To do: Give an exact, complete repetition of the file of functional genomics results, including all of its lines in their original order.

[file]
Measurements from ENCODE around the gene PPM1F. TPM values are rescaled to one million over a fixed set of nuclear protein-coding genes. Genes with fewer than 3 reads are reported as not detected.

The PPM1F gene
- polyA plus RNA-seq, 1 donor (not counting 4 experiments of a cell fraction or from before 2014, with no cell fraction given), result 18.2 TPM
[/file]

Measurements from ENCODE around the gene PPM1F. TPM values are rescaled to one million over a fixed set of nuclear protein-coding genes. Genes with fewer than 3 reads are reported as not detected.

The PPM1F gene
- polyA plus RNA-seq, 1 donor (not counting 4 experiments of a cell fraction or from before 2014, with no cell fraction given), result 18.2 TPM